Although most would say that the Islanders have been a strong team and perennial contender over the last few years, Capuano’s tenure with the team has not actually been that smooth. After taking over for Scott Gordon in 2010-11, Capuano has never finished above third in the division. In six years as the head coach, the Isles have missed the playoffs three times and in the three times they did make it, they were eliminated in the first round twice and in the second round the other time, this past season. While even making the playoffs is an upgrade for a team that struggled mightily in the 2000’s, more is expected of Capuano and a team led by superstar John Tavares. With Tavares’ free agency looming large in the near future, the Islanders head coach is under pressure to prove that New York has a bright future and is a team worth playing for. Management did not help him accomplish that goal this summer, as strong, young producers Kyle Okposo and Frans Nielsen departed in free agency, only to be replaced with older, lesser replacements in Andrew Ladd and Jason Chimera. Many expect the Islanders to slip in 2016-17, perhaps even out of the playoff picture, but the team certainly does not believe that. If the season begins to trend in that direction (1-2 so far), don’t be surprised if Capuano’s job is the first victim of a sinking ship.
Michel Therrien, Montreal Canadiens – 11/2
Therrien has been fired as the head coach of the Canadiens once, and there’s no reason to believe it couldn’t happen again. While Montreal has made the playoffs three times in the four years since Therrien returned before the 2012-13 season, the epic collapse of the squad last season due to the loss of goalie Carey Price turned a lot of focus toward Therrien’s shortcomings as a coach. Although his second stint with the Canadiens has been much improved compared to his .500 record over parts of three seasons with the team from 2000 to 2003, Therrien has still received much criticism over his coaching style and decision-making. Recently, the Habs have decided that trading offense (P.K. Subban, Lars Eller) for defense and “grit” (Shea Weber, Andrew Shaw) is the best way to maximize the production of Therrien’s system. If those moves fail to pan out, and the Canadiens struggle again in 2016-17 in the relatively weak Atlantic Division, expect Therrien to be out the door in Montreal yet again.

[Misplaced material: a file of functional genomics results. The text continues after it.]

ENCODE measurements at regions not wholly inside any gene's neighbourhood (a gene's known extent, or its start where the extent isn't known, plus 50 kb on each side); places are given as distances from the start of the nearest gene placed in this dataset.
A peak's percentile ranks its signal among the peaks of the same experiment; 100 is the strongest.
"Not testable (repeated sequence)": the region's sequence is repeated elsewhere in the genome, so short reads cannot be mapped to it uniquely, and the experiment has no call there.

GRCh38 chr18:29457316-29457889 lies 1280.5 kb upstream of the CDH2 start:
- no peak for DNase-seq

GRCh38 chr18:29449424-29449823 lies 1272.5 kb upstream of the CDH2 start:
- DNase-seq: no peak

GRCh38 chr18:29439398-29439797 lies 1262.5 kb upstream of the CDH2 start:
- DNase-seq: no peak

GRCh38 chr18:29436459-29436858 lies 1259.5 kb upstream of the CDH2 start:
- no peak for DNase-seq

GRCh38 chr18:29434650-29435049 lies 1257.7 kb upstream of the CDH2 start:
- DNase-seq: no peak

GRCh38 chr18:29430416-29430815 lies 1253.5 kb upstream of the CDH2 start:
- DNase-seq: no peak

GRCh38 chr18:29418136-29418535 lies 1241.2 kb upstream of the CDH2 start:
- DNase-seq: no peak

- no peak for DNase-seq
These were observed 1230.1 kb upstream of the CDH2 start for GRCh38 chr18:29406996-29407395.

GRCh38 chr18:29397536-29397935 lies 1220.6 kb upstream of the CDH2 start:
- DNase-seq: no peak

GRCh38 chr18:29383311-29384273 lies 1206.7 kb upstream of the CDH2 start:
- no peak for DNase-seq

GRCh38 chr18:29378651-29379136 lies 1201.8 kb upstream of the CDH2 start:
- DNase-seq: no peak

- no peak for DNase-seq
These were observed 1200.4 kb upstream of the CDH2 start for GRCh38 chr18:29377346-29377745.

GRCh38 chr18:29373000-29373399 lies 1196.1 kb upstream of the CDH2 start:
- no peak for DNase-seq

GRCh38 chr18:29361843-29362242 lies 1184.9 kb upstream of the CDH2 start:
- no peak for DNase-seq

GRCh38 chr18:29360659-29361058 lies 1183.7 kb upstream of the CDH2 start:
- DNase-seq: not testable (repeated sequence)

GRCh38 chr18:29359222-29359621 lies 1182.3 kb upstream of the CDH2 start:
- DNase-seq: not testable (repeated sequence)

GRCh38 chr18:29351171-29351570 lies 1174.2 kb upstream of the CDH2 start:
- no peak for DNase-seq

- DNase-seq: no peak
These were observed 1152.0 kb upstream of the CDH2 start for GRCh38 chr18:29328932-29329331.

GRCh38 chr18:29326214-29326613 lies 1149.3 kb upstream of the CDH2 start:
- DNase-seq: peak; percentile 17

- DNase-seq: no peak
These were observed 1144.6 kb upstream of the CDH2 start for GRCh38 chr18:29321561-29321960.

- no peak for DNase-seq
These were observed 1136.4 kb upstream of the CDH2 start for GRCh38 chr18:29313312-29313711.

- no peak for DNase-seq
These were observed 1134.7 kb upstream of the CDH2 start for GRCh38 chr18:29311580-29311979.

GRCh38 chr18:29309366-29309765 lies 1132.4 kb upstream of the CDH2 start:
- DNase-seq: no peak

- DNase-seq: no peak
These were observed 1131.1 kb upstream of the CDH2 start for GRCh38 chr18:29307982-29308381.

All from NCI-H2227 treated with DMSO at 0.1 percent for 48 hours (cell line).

Claude Julien, Boston Bruins -13/2
Julien is the longest tenured coach in the NHL and the Bruins’ all-time leader in coaching wins. He’s taken them to two Stanley Cups, won one, and added a President’s Trophy to boot. He is as close to a sure-fire Hall of Famer as any coach in the league. Yet, in arguably North America’s biggest sports city, missing the playoffs two years in a row is unacceptable. The past two years, Boston has seen late-season collapses bump them just outside the postseason picture, and a lot of the blame has fallen upon Julien. There have been rumors for two straight summers that he was all but gone. However, it has not happened. A third year with no playoff hockey in Boston? This time it won’t go unpunished. Julien is working with one of the stronger forward groups in the league, with many of his best players in their primes, but has wasted precious years by not giving them a chance at the Cup. His once-unstoppable defensive scheme has not been well-implemented by the personnel he has had over the past two years, as the Bruins have shed their title as one of the toughest teams to play against in the NHL. Julien also has had well-documented difficulties with working with young players, a problem that has hindered Boston’s ability to bring young talent up to the team. In 2016-17, Julien has a lineup filled with budding, young players, including defensemen Brandon Carlo, Colin Miller, and Rob O’Gara. If he can get the defense back on track by working well with the young players and allowing his offense to focus more on scoring, then the Bruins will be back in the playoffs and their long-time coach will stick around. If not? There will be a new longest-tenured NHL coach in the near future.
Paul Maurice, Winnipeg Jets – 7/1
Alain Vigneault, New York Rangers – 7/1